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Financial sector readies for FATCA

Leading accountant says The Bahamas has made "significant strides" in preparing for the new US Foreign Account Tax Compliance Act effective January 2013. A consultation period, during which financial institutions can submit feedback on the legislation, closes at the end of this month. Pictured: Lawrence Lewis, Deloitte’s lead partner for the FATCA initiative for The Bahamas, speaking at a FATCA seminar in February 2012, in Nassau. 

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TheBahamasInvestor.com
Thursday, April 26, 2012
Thursday, April 26, 2012

Lawrence LewisThe Bahamas “has made significant strides” in preparing for the US Foreign Account Tax Compliance Act (FATCA), which comes into force in January 2013, according to accounting firm Deloitte‘s lead partner for the FATCA initiative, Lawrence Lewis.

“Financial institutions [in The Bahamas] have been pressing forward, identifying what they need to do. Vis-a-vis the world stage, we have not been that far behind,” he says.

FATCA requires all Foreign Financial Institutions (FFIs) to enter into an agreement with the US Treasury to disclose information on certain US clients.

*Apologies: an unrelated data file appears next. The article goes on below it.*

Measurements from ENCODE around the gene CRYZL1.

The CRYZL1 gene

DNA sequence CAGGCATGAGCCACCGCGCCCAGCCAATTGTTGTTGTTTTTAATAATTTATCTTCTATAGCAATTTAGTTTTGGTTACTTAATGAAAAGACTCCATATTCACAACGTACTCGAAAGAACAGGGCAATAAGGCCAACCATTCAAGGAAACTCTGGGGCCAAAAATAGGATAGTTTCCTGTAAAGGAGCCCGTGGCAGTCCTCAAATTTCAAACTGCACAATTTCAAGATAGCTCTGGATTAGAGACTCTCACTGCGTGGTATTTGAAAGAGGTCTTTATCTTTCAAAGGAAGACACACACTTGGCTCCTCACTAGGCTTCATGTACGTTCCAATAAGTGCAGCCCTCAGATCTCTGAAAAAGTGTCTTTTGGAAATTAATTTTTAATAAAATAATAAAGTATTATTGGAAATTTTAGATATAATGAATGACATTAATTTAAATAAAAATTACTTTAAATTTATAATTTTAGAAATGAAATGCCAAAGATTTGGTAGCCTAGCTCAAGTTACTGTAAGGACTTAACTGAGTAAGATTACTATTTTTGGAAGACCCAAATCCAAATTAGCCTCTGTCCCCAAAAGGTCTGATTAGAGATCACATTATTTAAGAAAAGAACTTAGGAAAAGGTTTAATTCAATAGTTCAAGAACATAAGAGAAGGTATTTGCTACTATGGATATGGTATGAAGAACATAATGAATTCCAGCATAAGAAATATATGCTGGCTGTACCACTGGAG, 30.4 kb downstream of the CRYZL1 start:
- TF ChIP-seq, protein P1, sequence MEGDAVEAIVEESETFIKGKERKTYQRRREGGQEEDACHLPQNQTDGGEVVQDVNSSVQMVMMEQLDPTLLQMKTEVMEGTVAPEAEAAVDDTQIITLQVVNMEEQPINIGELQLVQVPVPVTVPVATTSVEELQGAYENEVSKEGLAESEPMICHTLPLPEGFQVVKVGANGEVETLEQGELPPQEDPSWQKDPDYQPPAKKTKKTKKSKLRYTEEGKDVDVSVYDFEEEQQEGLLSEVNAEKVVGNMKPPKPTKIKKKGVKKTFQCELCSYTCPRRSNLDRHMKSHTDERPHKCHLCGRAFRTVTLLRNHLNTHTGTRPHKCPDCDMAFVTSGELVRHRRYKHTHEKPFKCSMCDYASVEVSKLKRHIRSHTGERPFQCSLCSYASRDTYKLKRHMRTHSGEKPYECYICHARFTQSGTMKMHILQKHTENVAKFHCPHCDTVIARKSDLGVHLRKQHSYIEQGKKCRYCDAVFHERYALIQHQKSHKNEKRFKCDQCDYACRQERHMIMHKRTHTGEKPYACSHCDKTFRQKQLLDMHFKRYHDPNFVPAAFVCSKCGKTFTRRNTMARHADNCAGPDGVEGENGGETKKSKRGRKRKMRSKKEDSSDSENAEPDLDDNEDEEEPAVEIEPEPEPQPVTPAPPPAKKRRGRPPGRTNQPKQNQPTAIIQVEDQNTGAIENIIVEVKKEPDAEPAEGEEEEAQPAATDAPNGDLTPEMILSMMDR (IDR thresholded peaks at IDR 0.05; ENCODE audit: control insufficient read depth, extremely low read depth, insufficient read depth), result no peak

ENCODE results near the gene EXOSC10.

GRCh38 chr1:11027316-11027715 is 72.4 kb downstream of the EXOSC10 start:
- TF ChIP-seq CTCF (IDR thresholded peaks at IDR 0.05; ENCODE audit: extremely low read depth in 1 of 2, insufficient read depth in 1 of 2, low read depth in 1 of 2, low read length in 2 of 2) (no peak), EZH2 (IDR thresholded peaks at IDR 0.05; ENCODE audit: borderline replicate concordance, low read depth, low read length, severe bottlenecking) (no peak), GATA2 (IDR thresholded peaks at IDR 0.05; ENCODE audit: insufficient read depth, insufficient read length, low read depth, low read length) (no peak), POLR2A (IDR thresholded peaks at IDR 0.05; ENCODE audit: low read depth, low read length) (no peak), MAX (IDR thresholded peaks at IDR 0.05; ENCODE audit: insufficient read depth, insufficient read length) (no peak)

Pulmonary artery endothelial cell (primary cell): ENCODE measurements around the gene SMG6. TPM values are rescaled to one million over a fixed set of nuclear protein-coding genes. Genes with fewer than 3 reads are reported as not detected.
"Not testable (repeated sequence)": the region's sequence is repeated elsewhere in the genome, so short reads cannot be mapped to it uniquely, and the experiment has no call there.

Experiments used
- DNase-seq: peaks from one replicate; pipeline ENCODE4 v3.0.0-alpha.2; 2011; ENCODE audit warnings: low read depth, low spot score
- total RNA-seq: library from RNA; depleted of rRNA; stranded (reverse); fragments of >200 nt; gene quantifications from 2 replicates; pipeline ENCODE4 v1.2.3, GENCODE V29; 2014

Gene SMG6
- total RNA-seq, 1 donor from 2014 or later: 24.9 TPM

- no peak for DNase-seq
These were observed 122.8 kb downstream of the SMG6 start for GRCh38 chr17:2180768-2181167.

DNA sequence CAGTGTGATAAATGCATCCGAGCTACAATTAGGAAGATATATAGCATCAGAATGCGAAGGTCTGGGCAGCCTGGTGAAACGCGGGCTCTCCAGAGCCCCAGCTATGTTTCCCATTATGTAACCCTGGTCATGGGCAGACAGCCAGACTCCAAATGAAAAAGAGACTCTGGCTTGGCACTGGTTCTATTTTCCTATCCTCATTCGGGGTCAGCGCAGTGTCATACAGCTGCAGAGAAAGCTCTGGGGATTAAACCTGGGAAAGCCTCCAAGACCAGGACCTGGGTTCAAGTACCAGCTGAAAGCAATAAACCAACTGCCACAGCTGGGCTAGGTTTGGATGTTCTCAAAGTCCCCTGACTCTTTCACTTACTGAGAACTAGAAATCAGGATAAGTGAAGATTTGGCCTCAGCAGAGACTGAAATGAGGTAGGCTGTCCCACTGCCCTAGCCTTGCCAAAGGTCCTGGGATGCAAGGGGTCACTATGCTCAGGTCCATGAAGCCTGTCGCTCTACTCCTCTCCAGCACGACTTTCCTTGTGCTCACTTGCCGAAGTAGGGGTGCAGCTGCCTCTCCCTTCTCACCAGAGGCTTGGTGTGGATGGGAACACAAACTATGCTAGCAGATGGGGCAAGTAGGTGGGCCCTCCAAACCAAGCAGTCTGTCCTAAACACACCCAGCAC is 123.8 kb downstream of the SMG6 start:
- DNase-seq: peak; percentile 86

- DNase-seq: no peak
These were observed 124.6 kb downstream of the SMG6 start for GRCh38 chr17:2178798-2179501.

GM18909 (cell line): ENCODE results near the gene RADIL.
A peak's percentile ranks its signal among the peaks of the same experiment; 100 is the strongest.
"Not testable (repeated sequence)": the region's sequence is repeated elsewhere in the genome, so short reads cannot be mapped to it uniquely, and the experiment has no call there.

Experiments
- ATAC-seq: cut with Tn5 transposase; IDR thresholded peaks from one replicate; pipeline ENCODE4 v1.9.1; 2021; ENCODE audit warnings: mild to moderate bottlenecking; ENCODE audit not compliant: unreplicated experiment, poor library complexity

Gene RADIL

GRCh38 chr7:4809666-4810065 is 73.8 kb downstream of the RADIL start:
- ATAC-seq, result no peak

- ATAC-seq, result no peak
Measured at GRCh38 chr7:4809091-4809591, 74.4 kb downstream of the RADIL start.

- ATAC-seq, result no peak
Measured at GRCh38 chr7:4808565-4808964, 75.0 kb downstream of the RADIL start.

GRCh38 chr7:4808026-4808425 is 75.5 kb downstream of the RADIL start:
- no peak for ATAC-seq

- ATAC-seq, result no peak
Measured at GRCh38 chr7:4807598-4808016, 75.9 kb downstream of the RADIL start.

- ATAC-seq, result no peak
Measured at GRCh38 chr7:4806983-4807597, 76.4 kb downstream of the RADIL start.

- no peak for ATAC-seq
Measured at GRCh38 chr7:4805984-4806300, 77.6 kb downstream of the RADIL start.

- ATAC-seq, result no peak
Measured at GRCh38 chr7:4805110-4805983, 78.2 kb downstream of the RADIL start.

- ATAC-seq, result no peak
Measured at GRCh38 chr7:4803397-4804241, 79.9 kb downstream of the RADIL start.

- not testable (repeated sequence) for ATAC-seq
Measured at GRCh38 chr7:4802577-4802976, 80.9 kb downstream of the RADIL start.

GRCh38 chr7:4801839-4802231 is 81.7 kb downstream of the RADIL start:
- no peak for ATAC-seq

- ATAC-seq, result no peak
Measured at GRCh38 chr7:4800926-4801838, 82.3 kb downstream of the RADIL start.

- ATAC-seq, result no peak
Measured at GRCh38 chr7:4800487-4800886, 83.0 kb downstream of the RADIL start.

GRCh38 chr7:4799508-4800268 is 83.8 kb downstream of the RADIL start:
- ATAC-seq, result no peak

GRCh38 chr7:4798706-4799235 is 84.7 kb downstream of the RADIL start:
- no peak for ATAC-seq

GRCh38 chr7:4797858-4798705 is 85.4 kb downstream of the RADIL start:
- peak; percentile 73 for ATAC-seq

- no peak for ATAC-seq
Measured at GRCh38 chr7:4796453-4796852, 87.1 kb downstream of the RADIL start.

The financial sector in The Bahamas has been readying itself for the changes for the past year, with several institutions voicing concerns at the wide scope of the act.


A revision of the regulations presented in guidelines released in February 2012, however, has made the new legislation less onerous. The threshold for accounts has been raised, meaning FFIs are obligated only to examine accounts holding $250,000 or greater.

In addition, the time frame has been relaxed, giving institutions longer to comply with the FATCA provisions.

“The legislation has softened, reflecting the realities of the challenges in implementing them the way they were proposed,” explains Lewis. “It is a bit of relief.”

However, the accountant warns that there is still a lot of work to do. “There is a lot of effort involved in getting compliant,” he says. “Certainly this is not something organizations can do in six months. They are going to be chasing down information and that will take some time.”

“There is also going to be a huge cost associated with it,” he cautioned. “What is important for organizations to think about is: ‘how do I implement this in a structured way, so that it is as cost effective as possible?’ You cannot escape the cost, but you can think about how best to manage it.”

“You need to have some upfront planning,” he advises. “Look at creating a coordinated approach and go through some kind of budgetary process.”

A consultation period, during which financial institutions can submit feedback on the FATCA legislation, closes at the end of this month.

cmorris@dupuch.com

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